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60% of Japan's population lives in houses. It's not clear to me that the house-owners are typically well-off middle class, or that the 40% of apartment dwellers are typically in the poorer segment. On the contrary, I suspect that the small-town and country house-owners typically have modest incomes, and that the high earners are concentrated in apartments in bigger cities. The sociological effect of the feed-in tariff for rooftop PV is to favour the countryside dwellers over city dwellers; the class-based transfer of wealth you allege would have to be validated by someone who knows Japan better, but I doubt that it would be strong.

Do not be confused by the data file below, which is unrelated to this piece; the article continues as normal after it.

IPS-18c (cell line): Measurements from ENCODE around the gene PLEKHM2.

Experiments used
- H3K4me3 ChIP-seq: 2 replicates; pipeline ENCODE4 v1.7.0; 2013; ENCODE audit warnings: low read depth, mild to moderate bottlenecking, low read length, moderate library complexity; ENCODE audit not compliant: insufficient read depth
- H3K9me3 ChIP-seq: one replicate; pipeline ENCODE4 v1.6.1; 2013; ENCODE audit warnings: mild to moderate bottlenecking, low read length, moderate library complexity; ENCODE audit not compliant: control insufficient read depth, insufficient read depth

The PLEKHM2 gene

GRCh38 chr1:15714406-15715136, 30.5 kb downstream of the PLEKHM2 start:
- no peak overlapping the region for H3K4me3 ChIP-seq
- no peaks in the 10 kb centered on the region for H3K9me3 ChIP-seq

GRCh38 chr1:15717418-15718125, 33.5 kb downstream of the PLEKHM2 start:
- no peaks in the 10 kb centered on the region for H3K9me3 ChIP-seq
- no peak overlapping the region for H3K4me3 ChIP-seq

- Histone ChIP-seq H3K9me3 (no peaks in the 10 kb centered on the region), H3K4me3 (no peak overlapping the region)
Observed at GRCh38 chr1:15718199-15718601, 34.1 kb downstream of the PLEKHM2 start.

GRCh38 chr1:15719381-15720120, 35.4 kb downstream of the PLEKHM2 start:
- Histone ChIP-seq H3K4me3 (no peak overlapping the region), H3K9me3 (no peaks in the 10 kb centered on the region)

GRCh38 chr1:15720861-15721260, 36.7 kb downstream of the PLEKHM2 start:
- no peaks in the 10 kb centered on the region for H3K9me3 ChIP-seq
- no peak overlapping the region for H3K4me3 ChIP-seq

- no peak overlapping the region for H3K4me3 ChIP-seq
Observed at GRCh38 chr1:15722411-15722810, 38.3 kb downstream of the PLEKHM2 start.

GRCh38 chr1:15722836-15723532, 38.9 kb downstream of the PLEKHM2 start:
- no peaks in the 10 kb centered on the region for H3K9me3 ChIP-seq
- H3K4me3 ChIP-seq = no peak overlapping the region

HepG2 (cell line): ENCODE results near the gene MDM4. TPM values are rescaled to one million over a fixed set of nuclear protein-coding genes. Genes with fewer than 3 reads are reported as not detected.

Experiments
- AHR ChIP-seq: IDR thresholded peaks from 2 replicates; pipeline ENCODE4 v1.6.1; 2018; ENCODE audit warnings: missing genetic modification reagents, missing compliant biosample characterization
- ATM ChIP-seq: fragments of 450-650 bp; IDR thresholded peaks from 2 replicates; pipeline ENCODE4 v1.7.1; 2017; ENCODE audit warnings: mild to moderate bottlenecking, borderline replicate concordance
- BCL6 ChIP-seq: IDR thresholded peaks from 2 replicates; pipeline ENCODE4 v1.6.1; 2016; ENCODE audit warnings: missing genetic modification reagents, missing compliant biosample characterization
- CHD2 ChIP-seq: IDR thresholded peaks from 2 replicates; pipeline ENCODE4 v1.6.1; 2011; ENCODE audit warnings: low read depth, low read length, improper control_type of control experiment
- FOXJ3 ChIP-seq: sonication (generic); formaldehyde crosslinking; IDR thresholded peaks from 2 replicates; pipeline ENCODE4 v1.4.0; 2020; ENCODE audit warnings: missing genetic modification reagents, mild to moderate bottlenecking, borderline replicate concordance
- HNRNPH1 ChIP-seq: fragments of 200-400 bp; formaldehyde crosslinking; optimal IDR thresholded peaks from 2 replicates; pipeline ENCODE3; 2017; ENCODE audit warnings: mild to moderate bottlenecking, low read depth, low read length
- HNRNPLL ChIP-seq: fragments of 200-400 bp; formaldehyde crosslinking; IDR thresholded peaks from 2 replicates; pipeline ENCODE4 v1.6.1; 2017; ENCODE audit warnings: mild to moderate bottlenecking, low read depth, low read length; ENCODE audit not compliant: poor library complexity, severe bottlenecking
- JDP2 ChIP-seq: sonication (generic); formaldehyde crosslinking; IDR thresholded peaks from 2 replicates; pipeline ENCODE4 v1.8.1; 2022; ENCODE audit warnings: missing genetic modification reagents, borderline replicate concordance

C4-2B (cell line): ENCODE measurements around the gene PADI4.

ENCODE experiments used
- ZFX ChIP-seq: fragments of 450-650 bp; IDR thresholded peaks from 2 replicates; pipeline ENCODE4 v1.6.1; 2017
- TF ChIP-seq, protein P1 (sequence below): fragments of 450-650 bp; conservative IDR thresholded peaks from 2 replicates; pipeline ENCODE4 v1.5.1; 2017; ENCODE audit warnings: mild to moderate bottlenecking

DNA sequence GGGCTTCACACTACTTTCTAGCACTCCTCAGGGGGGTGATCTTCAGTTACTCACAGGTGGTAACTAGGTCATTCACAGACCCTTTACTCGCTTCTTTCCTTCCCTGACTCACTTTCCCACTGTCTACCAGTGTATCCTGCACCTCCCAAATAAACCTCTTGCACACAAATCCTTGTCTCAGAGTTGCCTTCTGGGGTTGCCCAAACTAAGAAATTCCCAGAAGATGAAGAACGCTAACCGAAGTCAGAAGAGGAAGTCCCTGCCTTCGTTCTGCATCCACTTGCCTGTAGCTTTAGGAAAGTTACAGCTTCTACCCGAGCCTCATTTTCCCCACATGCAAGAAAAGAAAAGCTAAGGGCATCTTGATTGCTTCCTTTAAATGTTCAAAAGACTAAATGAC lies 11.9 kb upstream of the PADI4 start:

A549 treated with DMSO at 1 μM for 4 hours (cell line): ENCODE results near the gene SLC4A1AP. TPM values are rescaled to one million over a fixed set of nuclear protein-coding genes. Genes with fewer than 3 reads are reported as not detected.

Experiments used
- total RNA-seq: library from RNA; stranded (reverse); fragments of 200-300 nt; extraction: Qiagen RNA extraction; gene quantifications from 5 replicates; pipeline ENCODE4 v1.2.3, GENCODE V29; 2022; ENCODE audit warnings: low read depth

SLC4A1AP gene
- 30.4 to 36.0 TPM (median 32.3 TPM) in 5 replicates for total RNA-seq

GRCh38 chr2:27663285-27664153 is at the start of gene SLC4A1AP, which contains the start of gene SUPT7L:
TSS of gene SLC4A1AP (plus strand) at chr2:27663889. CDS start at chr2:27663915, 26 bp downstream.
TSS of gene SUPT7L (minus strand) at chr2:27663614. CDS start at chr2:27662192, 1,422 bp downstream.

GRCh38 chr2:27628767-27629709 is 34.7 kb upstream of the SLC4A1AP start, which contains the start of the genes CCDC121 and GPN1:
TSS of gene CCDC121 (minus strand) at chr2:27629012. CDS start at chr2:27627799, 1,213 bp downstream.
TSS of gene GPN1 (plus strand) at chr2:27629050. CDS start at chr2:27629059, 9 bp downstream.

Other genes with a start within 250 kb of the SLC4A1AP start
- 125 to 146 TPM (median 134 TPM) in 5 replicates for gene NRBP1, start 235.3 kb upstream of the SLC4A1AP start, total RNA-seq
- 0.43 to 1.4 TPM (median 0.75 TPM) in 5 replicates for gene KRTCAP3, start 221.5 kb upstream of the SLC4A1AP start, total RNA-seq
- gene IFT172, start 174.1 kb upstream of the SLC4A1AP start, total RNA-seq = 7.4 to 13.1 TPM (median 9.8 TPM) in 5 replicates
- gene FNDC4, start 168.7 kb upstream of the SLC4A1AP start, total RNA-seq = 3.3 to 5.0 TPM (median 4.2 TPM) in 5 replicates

It is rightly acknowledged that people of faith have no monopoly of virtue - Queen Elizabeth II
by eurogreen on Mon Jun 25th, 2012 at 05:34:51 AM EST
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Good points. But again we are talking about residential rooftop solar only, which gets a lot less favourable feed-in rate. But what could be the effect of the wealth transfer to installers of 10 kW or larger units? IMO a positive effect could be acceptance by small and mid-level enterprises: instead of fearing rising energy prices, they could hope for partial self-supply with extra income for excess production. The profits accrued by investors of the largest projects could generate negative public opinion, however, unless local utilities are heavily involved.

*Lunatic*, n.
One whose delusions are out of fashion.
by DoDo on Mon Jun 25th, 2012 at 06:50:57 AM EST
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